Ft Worth Opera Fest Rocks on
Fort Worth Opera happens in the beautiful of Bass Hall, a venue with incredible sweetness of sound and few "dead spots" (where listening is muddled or dulled)
It has quickly become an annual treat to attend the Fort Worth Opera festival with one of my oldest and dearest friends, a boy whose contagious enthusiasm for the genre sparked my own interest in this art form way back in 1975. We began our opera going lives with "Siege of Corinth" starring Beverly Sills and Shirley Verrett - not a bad way to begin this life-long adventure, with famous stars and a world class performance from the Dallas Civic Opera. Soon we added Wagner's "Tristan and Isolde" (we still joke about the wisdom or weirdness of teens choosing to spend 5 hours enduring a minimalist production of Wagner) and another iconic Beverly Sills performance in "La Traviata" - all before we graduated from high school. Here we are, some 30+ years later, still enjoying opera together, and this year's addition to the roster of performances seen together has proven a refreshing delight.
"It's not over till the FIT lady sings !
It must be noted that the Fort Worth Opera Fest typically puts on three or four productions a year, and has recently evolved into a compact season with an intense series of full (2 or 3 shows, each differing performances) weekends that run through May and June. Hectic end-of-school year scheduling often prohibits me from attending more than one show a year; my childhood friend, now a noted opera critic, flies in from France to experience as many performances as he can. We have recently been joined by a young friend and enthusiast whose charm and education in this and many areas adds vibrancy to our intermission conversations. This small slice of operatic heaven provides such fun that it carries me for weeks.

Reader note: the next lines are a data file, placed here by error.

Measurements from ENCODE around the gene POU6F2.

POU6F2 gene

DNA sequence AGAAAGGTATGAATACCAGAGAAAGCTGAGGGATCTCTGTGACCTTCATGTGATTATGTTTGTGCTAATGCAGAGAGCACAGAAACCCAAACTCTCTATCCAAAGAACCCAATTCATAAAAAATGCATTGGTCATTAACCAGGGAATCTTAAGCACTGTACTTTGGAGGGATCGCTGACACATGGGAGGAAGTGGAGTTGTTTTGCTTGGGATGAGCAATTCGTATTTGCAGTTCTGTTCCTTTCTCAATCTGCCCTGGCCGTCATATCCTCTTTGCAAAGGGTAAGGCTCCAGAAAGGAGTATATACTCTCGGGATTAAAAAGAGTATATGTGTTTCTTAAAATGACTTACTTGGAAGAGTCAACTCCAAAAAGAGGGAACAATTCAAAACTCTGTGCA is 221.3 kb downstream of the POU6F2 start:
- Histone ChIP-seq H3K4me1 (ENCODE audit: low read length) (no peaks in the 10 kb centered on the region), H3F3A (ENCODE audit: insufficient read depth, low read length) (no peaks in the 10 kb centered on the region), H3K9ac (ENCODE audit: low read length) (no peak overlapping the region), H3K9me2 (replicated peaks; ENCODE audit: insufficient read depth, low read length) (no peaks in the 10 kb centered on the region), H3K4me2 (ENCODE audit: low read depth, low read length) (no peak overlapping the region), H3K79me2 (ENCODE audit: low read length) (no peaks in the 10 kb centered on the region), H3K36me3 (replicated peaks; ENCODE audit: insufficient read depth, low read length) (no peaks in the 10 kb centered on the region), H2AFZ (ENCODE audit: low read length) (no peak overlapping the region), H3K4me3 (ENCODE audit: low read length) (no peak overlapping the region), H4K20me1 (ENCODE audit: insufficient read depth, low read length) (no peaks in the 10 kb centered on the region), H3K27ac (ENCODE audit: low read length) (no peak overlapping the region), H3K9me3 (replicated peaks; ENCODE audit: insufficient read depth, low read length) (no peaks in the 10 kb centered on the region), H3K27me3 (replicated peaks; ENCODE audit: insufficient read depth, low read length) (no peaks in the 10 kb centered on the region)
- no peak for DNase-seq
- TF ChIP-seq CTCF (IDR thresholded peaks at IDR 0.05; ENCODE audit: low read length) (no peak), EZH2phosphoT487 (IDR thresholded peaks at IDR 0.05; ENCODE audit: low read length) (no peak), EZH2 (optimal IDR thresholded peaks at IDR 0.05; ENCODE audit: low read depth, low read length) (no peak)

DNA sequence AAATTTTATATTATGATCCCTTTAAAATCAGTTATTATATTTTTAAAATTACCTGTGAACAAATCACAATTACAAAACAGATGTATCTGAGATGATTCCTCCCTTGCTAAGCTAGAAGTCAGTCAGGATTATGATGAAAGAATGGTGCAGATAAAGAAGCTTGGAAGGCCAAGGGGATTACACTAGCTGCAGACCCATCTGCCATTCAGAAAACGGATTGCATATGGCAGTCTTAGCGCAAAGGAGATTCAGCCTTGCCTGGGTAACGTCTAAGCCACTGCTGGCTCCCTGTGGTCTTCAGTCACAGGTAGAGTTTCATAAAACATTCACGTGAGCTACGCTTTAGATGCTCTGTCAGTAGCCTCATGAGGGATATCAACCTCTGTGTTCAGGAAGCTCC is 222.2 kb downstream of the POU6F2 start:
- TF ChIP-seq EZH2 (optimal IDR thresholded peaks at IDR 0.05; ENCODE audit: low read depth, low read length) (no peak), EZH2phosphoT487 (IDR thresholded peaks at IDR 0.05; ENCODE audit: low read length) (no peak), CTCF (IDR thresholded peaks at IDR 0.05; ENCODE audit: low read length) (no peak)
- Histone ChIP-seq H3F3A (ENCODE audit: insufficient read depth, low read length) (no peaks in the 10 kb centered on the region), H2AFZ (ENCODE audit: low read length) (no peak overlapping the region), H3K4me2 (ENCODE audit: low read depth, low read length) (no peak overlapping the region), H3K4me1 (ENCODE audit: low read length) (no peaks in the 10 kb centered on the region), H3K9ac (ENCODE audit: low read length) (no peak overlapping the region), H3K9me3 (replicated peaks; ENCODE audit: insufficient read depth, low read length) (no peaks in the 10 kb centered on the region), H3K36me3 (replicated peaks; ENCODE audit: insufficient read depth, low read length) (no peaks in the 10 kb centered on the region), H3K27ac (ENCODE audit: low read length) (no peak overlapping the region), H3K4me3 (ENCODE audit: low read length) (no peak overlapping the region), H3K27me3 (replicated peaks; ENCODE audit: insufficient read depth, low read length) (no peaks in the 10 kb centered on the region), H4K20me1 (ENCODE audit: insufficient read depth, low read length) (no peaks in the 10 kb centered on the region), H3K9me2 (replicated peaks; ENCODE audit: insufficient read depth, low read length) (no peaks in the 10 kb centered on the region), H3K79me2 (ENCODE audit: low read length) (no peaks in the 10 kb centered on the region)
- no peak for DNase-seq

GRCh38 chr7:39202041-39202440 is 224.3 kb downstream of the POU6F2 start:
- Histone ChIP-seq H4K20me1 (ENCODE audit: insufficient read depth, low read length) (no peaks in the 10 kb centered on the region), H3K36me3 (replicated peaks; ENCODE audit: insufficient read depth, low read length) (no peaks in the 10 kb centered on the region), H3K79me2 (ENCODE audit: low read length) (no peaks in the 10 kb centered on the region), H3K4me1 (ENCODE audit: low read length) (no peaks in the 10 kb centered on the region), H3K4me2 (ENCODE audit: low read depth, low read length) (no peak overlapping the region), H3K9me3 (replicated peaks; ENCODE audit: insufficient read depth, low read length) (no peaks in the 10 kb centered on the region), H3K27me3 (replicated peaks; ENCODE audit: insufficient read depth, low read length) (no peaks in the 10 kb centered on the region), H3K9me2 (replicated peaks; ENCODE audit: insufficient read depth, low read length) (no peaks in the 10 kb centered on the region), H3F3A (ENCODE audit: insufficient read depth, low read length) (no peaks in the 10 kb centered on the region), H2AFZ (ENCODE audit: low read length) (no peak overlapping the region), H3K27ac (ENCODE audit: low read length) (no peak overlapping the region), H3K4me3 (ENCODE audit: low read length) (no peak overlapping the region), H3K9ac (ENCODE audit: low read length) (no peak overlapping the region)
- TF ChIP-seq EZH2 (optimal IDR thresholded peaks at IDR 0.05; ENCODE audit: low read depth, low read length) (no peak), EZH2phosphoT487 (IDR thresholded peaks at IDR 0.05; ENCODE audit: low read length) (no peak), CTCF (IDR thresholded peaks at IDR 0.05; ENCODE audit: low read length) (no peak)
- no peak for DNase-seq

The opera I saw last year, "Dead Man Walking" (written by Jake Heggie) was a modern style opera written/sung in English and was so moving and beautiful that the ancient Greek concept of catharsis (i.e., great art should produce in the viewer emotional release) was achieved and my friends and I sobbed the entire time.
This year my schedule permitted me to attend a lighter, more comedic (in the true Shakespearean sense, that is, a romance with comedic moments) opera, "The Elixir of Love" ("L'elisir d'amore")by Gaetano Donizetti. The show was staged with a pre WWI setting in small town America, much like "The Music Man" or "Carousel". While no major headliners sang this year with the Fort Worth Opera Fest, the local singers did quite nicely. This bel canto style opera was sung with great skill and dexterity by Ava Pine, Michael Fabiano, and Rod Nelman. The beauty of the trilling notes and vocalizations felt like coming home to me, with moments recalling some of the vocal dexterity of Beverly Sills at her greatest.
Posted by Girl From Texas